Australia takes up southern search for lost plane

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A Chinese girl is taken a picture in front of an electronic display showing the weather information of the cities in Asia at the Kuala Lumpur International Airport, in Sepang, Malaysia, Monday, March 17, 2014. When someone at the controls calmly said the last words heard from the missing Malaysian jetliner, one of the Boeing 777′s communications systems had already been disabled, adding to suspicions that one or both of the pilots were involved in the disappearance of the flight. (AP Photo/Vincent Thian)

A Chinese girl is taken a picture in front of an electronic display showing the weather information of the cities in Asia at the Kuala Lumpur International Airport, in Sepang, Malaysia, Monday, March 17, 2014. When someone at the controls calmly said the last words heard from the missing Malaysian jetliner, one of the Boeing 777′s communications systems had already been disabled, adding to suspicions that one or both of the pilots were involved in the disappearance of the flight. (AP Photo/Vincent Thian)

An unidentified woman with her face painted, depicting the flight of the missing Malaysia Airline, MH370, poses in front of the “wall of hope” at Kuala Lumpur International Airport in Sepang, Malaysia, Monday, March 17, 2014. Authorities now believe someone on board the Boeing 777 shut down part of the aircraft’s messaging system about the same time the plane with 239 people on board disappeared from civilian radar. But an Inmarsat satellite was able to automatically connect with a portion of the messaging system that remained in operation, similar to a phone call that just rings because no one is on the other end to pick it up and provide information. No location information was exchanged, but the satellite continued to identify the plane once an hour for four to five hours after it disappeared from radar screens. (AP Photo/Joshua Paul)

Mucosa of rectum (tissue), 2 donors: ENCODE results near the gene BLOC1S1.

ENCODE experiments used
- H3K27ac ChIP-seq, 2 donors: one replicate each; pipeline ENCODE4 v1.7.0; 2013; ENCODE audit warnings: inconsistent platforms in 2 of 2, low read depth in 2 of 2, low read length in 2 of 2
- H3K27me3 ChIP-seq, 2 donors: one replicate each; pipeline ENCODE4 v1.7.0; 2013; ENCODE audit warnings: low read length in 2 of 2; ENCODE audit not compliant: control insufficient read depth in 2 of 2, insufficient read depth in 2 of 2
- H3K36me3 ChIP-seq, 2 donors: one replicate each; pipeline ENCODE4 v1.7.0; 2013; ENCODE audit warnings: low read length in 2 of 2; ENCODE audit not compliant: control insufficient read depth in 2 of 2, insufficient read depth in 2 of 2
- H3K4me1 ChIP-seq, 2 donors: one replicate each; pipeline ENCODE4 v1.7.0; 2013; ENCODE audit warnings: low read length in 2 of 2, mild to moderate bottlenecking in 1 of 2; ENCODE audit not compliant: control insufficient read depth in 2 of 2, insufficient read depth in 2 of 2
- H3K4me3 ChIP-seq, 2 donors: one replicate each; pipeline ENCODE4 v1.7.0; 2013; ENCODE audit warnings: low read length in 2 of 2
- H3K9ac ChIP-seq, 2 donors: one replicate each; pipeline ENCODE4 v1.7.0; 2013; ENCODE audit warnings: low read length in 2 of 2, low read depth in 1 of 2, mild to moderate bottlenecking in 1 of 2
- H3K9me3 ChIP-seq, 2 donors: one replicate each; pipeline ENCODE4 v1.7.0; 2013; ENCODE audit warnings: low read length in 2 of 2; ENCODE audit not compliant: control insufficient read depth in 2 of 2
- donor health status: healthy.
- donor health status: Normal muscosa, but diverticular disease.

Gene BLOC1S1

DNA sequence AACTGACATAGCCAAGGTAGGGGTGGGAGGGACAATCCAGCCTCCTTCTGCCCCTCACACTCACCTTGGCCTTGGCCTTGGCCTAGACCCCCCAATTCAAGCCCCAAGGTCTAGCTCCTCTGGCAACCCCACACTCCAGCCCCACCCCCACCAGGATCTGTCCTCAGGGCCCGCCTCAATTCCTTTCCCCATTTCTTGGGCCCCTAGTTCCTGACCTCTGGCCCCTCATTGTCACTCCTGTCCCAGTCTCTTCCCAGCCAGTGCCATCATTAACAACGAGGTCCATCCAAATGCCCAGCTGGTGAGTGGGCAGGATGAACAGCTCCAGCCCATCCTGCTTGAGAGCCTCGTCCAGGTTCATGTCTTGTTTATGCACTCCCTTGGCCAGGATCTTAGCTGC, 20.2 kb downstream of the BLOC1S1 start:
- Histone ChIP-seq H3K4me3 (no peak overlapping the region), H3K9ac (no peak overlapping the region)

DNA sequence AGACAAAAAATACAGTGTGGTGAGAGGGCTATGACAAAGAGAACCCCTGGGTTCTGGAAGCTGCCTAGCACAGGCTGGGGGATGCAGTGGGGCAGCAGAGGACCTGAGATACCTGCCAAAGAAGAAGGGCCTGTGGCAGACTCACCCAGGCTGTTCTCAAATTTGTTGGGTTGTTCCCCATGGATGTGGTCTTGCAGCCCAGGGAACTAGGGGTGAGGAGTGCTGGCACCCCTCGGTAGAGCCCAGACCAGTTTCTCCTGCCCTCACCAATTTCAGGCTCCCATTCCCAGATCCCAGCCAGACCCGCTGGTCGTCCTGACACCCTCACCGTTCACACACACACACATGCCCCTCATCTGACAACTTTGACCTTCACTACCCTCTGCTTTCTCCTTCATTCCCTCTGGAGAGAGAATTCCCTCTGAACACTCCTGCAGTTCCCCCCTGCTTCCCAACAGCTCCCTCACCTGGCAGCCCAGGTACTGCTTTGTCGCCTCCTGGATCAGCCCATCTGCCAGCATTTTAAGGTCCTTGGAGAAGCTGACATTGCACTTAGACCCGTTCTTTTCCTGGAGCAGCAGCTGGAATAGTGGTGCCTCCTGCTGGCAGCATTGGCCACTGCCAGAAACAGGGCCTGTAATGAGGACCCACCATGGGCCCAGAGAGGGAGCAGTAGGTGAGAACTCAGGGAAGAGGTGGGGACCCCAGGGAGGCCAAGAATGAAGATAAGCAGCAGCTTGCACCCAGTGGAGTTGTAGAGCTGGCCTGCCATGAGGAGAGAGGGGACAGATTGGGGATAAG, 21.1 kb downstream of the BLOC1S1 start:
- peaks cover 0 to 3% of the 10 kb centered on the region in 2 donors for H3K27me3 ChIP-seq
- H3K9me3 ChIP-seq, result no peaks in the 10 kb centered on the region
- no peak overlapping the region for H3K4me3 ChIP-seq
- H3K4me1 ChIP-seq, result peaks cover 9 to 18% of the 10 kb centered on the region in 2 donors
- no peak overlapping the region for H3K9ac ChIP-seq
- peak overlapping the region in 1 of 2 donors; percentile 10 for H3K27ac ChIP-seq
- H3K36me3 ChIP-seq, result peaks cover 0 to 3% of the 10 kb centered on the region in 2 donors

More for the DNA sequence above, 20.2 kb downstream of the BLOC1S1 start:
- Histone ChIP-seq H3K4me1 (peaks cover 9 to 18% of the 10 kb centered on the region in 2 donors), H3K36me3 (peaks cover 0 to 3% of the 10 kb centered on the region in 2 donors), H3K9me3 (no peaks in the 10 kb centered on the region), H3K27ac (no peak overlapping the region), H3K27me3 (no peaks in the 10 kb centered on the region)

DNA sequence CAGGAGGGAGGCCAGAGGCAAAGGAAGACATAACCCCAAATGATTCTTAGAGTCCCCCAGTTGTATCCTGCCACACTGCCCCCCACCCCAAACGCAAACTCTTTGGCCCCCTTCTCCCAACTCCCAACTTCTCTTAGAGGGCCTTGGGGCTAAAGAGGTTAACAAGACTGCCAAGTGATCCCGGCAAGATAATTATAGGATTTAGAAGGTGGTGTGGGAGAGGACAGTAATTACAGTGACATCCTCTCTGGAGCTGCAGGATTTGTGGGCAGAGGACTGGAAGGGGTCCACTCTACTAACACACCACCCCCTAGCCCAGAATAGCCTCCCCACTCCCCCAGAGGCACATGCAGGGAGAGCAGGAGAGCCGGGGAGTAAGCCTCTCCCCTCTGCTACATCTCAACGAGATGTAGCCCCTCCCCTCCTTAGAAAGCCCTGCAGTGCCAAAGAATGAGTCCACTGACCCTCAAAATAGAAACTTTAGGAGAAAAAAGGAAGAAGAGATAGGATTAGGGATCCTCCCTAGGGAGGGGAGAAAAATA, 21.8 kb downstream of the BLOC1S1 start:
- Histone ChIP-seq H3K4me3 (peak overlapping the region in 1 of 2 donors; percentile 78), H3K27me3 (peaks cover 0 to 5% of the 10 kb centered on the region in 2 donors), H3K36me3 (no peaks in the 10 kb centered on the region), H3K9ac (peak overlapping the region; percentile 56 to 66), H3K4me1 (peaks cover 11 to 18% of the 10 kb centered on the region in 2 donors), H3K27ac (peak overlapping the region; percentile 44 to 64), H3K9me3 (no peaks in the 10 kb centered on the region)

Relatives of Chinese passengers aboard missing Malaysia Airlines Flight MH370 watch a TV news program about the missing plane as they wait for more official information at a hotel ballroom in Beijing, China, Monday, March 17, 2014. Attention focused Sunday on the pilots of the missing Malaysia Airlines flight after the country’s leader announced findings so far that suggest someone with intimate knowledge of the Boeing 777′s cockpit seized control of the plane and sent it off-course. (AP Photo/Alexander F. Yuan)

An unidentified woman with her face painted, depicting the flight of the missing Malaysia Airline, MH370, poses in front of the “wall of hope” at Kuala Lumpur International Airport in Sepang, Malaysia, Monday, March 17, 2014. Authorities now believe someone on board the Boeing 777 shut down part of the aircraft’s messaging system about the same time the plane with 239 people on board disappeared from civilian radar. But an Inmarsat satellite was able to automatically connect with a portion of the messaging system that remained in operation, similar to a phone call that just rings because no one is on the other end to pick it up and provide information. No location information was exchanged, but the satellite continued to identify the plane once an hour for four to five hours after it disappeared from radar screens. (AP Photo/Joshua Paul)